Could a Community Land Trust (CLT) be used to preserve one of the buildings threatened by the proposed Sheffield Retail Quarter (SRQ), and thereby promote a new form of regeneration?
The background to this query is that as some of you may know, Sheffield Council have bought Laycock House as part of their proposed development of the area for the Sheffield Retail Quarter. The building, which forms the corner between Pinstone St. and Cross Burgess St., dates from 1896 and has been in continuous occupation since then, used exactly as it is now - 5 small maisonette houses atop 5 small shops. Those of you who have visited me in my house there, or others in the row, will know what a special place it is, and how well it works for the surrounding area for those houses and shops to be there, providing a sense of natural ownership and residential use for that prominent part of the city. Laycock House is a perfect example of the kind of building, in terms of scale and function, that should permeate the entire city centre.
In order to progress their development plan, the council have told all the householders and the shops that they will require vacant possession some time next spring. At this stage of course there are no concrete plans for what will take place there, but at the very least they will be seeking to retain the facades. After attending numerous presentations about the SRQ project, I believe that the council are very keen to take on board the drift of their consultation process that there should be a strong element of heritage protection in the scheme, and that the social grain of the area should be preserved and even enhanced where it can be. Laycock House is a great opportunity for them to show good faith in pursuing this.
As an initial response to the council’s request that we vacate, I have asked them to be open to the concept of leaving the building as it is, subject to some necessary refurbishment. I think it can be shown that it would stack up economically, and although we (the building’s current tenants) accept that we could not stay there during any major development that might take place in the area, we would propose that after the works it would be possible for us (or other tenants) to move back in. Having mooted this idea to council officers directly connected with the scheme and others more widely involved with city regeneration, I think there is reasonable hope that all parties could agree to work towards this. If those discussions are positive, the door may then be open to the setting up of a CLT to manage the process. For the council it would be a great way to achieve the balance they are trying to build in to the overall SRQ scheme, and although I and my fellow tenants (including Sapper), would be delighted to continue to live there in the future, the greater satisfaction would lie in knowing that a cherished site had been retained without suffering from the “retail upgrade”.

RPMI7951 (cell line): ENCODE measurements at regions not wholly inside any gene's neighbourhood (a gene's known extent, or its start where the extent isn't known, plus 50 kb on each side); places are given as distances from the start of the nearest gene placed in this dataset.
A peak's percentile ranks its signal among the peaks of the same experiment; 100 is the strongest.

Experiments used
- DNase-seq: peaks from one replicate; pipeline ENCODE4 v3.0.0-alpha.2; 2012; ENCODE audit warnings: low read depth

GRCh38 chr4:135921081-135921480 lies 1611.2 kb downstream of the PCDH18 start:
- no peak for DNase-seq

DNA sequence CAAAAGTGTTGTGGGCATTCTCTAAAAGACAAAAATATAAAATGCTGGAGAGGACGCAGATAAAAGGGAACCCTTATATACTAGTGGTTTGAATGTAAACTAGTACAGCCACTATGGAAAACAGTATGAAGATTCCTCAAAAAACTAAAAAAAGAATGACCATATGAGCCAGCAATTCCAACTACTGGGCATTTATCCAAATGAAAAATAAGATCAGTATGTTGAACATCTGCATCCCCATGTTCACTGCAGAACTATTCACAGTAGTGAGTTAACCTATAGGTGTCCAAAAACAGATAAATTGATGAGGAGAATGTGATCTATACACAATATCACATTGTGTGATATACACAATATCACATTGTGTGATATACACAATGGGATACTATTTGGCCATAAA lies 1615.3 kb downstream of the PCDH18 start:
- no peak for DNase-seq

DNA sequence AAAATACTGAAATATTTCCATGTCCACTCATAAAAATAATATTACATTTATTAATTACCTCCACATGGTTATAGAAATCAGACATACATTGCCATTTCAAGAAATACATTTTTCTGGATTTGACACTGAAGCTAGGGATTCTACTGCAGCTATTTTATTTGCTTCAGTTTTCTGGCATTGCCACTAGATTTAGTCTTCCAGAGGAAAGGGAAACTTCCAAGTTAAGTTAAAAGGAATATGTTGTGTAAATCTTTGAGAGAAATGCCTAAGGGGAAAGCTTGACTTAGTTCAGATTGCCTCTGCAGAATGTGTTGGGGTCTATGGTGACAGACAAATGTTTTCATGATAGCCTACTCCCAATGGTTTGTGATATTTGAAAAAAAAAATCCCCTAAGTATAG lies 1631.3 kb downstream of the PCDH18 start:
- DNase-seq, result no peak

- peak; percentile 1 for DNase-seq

I have looked at the Community Land Trust website and it is very helpful. I think it could well be an excellent vehicle for us, the council and the local community, to achieve the acquisition and continued use of this building which would then become a community asset, and that taking it out of the commercial mix would not seriously detract from their proposition. For the community at large it would be a first local step towards using the tool of embedding long-term community interest into the fabric of city centres to break up the drift towards large scale corporate ownership, which has hitherto thwarted genuine regeneration.
I would love to hear what others have to say about this. There is of course some urgency - the council’s plan moves on apace. Please get back to me soon. Meanwhile please accept my thanks for reading this through.
5, Laycock House
Cross Burgess Street
16-20 Sidney Street
Sheffield, S1 4RH
Tel 07764 236695
July 31st, 2015